I expect, and all of us jerkfaces expect, that personal medicine is coming and that the right combination of new expertise will give us longer and healthier lives, fix our diets and tailor advice crunched by billion gigaflop neural networks with our own genes as the only bias. I’m putting money on it that we’ll finance that enterprise of miracles whether or not it pans out. We are at pains to have everything patiently explained to us, not only of our possible benefits but our probable suffering. The consulting business is unlikely to go out of business. Before we get there, we will endure suffering of a different type. Ortho-something. The promise of getting it right accompanied by the pain of messing up the same thing from overthinking it.
Avoiding all of this, I think will be a question of autonomy. That’s the way out, I think. I will use what I wrote last as the example, thinking of the music recorded in Muscle Shoals, Alabama. They let a little dirt into the studio and improvised their way. They only and slowly mastered themselves and that small little patch of patch cables. They jacked their way around the same melody until something clicked and the engineer let the tape machine run until the magic happened. There was a lot of faith involved in that.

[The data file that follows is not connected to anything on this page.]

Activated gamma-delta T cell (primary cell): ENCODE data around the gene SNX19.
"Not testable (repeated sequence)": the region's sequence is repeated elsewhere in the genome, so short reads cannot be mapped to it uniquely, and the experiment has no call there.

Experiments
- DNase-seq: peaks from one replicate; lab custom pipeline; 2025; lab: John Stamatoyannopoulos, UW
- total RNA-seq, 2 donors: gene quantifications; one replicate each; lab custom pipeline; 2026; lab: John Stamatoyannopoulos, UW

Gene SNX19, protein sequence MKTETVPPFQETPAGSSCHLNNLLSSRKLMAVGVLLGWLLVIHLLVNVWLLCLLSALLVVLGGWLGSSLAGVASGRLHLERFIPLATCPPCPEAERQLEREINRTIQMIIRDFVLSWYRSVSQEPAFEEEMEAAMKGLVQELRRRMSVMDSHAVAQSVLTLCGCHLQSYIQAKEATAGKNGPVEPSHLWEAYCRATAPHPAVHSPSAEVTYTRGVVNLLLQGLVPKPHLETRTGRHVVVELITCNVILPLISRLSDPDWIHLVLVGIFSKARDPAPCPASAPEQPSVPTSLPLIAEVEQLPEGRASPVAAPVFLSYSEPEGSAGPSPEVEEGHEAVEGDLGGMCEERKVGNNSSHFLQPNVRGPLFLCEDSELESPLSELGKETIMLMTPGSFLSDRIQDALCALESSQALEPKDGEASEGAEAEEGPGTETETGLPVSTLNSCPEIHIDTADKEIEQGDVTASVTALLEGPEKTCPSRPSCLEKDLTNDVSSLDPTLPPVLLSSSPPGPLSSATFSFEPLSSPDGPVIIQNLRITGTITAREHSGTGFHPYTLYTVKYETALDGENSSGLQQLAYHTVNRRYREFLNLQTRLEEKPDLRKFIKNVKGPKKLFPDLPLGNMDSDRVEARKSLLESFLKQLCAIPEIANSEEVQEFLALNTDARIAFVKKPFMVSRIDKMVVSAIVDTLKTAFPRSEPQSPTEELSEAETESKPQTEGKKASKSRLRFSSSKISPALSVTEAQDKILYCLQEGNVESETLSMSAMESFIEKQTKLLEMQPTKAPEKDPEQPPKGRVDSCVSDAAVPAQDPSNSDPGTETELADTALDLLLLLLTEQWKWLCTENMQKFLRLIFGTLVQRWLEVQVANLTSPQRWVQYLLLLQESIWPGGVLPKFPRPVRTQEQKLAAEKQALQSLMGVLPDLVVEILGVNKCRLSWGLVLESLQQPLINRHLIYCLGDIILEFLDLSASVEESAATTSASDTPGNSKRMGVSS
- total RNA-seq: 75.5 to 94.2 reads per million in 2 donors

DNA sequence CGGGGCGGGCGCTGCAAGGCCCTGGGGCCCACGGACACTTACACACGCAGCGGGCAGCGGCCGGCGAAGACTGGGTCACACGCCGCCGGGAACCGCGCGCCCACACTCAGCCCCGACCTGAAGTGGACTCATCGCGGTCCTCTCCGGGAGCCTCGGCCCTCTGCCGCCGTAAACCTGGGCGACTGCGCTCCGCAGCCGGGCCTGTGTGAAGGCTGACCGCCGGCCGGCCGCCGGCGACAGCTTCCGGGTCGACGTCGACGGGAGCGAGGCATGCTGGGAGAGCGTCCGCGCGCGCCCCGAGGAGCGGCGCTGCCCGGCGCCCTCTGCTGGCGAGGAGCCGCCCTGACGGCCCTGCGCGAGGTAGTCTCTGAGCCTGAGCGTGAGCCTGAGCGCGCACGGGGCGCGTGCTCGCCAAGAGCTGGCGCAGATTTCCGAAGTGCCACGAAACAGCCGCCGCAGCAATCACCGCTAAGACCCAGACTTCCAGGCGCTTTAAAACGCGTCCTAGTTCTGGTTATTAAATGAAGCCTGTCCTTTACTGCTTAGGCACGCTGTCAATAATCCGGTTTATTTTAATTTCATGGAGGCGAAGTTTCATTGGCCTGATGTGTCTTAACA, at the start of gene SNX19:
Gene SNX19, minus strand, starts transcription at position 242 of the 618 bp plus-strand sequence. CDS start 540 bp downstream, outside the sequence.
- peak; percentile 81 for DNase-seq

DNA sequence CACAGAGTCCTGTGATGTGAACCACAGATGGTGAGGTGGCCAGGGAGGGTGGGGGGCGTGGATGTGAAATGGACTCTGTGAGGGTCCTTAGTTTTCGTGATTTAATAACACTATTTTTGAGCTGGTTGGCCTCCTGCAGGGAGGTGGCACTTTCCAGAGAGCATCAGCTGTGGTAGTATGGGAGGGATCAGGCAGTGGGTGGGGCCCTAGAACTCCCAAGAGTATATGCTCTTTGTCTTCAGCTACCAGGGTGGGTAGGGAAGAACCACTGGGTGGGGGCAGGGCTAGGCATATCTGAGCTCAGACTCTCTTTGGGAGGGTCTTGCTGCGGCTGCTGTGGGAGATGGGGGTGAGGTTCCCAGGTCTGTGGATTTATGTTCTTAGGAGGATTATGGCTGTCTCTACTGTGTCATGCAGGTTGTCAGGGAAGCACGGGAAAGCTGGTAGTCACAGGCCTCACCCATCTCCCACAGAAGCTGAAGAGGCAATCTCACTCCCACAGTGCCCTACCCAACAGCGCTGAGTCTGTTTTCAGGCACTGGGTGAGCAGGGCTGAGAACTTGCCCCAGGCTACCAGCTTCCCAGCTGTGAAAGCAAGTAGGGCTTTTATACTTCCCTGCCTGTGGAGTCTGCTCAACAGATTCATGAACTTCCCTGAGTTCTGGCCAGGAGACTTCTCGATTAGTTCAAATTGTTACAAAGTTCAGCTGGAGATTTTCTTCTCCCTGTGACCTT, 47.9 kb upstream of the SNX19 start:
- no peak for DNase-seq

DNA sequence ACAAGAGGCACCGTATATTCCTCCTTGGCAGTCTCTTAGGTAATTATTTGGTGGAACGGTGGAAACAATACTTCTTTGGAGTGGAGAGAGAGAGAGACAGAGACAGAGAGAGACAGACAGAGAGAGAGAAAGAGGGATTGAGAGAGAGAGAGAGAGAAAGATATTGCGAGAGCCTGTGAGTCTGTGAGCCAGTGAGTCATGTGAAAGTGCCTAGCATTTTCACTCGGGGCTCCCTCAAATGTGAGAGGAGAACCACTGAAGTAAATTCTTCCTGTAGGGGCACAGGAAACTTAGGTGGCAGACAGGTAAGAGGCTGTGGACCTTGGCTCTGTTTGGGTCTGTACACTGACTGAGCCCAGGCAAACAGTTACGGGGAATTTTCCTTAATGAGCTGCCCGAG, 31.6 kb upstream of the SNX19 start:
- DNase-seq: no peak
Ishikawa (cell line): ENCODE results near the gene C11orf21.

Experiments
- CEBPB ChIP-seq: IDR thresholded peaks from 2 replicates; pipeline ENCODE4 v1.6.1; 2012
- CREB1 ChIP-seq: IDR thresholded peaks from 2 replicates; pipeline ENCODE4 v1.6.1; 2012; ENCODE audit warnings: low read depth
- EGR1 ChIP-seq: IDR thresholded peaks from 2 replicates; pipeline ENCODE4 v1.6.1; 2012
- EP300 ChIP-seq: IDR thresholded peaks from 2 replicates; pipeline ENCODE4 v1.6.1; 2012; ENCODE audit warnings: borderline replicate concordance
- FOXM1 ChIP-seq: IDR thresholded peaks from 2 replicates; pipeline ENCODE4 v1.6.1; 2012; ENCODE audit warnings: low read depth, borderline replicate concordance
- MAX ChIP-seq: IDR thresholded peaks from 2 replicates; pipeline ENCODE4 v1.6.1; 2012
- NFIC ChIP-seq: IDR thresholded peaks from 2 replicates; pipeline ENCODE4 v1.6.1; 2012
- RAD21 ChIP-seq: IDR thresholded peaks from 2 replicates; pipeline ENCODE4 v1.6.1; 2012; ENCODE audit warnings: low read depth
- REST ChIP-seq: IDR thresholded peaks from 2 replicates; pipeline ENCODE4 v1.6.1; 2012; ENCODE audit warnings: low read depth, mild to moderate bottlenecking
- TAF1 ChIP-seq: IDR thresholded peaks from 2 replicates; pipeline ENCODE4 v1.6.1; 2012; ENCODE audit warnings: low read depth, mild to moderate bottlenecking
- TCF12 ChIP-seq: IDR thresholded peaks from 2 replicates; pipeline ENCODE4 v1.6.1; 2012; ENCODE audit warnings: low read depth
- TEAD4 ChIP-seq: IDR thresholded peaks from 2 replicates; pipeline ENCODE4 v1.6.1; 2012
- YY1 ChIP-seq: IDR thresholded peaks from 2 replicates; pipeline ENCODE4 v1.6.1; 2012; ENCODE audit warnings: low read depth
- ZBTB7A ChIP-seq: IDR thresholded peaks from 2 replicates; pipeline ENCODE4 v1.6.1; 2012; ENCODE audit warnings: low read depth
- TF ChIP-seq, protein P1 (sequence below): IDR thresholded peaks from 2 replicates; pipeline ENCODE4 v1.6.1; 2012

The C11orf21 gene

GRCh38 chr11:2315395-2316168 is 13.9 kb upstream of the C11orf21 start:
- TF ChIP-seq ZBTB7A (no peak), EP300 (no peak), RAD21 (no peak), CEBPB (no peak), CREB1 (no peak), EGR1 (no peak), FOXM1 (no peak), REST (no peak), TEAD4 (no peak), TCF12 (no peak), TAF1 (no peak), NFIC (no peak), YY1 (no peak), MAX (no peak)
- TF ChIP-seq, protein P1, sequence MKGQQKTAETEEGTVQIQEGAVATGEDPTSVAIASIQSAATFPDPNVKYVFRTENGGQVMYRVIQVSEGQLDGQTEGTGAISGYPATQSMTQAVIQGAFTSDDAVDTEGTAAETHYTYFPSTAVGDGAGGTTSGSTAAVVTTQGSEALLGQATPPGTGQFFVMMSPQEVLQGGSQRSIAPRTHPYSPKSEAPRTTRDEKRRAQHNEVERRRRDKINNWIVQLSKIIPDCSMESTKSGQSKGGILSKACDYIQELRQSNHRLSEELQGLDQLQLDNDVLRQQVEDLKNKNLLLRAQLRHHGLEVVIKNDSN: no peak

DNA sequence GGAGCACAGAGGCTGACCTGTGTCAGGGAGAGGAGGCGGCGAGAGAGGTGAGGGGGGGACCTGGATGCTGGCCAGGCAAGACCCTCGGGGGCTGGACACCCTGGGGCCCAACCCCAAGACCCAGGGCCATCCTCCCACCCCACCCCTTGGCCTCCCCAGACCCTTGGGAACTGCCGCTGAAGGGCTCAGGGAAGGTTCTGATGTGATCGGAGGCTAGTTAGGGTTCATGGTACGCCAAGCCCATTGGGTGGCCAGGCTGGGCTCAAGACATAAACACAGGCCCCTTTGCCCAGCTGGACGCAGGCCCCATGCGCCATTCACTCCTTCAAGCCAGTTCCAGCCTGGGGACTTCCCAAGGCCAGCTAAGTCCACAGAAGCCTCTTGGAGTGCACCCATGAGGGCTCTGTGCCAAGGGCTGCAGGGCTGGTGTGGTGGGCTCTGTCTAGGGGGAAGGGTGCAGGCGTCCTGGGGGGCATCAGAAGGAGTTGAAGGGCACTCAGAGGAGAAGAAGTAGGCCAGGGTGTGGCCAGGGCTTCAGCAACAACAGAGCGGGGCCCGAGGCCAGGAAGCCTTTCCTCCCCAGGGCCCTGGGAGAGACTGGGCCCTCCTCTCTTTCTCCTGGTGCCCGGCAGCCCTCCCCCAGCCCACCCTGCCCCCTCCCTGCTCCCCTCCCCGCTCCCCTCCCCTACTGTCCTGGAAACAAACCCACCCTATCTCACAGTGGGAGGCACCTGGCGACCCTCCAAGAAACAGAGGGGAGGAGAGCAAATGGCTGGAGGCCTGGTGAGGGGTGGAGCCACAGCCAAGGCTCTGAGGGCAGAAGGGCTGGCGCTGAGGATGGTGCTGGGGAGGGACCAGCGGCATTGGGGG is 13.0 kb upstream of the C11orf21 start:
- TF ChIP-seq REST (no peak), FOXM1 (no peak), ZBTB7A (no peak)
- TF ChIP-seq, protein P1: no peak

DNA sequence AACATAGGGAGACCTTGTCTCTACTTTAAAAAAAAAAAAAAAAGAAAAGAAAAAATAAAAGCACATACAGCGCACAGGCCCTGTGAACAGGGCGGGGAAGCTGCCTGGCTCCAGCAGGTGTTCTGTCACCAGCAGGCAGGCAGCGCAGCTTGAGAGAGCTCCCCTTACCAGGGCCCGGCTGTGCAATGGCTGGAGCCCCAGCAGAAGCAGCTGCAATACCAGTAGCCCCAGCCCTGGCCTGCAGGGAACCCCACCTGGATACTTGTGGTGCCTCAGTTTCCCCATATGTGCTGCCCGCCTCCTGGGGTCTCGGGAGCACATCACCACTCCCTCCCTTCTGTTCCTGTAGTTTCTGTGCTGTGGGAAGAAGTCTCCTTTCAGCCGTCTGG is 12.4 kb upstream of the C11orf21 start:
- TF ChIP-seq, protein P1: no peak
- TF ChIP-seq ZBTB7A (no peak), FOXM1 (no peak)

As much as I defend rationality, I am aware that the state of the art will be what it will be, and to capture it at the limit and go beyond is the calling of the few willing to absorb the history of a field of endeavor and push beyond. What they can tell us today or on demand is not necessarily what we need to know. We will run ourselves into walls trying to fix in ourselves what is only just understood by pioneers. Yeah I’ll buy this incredible iPhone which is appreciably better looking, faster and more capacious than the one it replaces. But yesterday there was a massive volcano explosion and nobody knows what’s next. I’m glad to not worry myself into an early grave about not having an expert opinion about a million things. I can be happy about the faith I have in dealing with mystery, and so the discovery will be my own. Living outside the boundaries of expert advice? Yeah, oftentimes that’s better.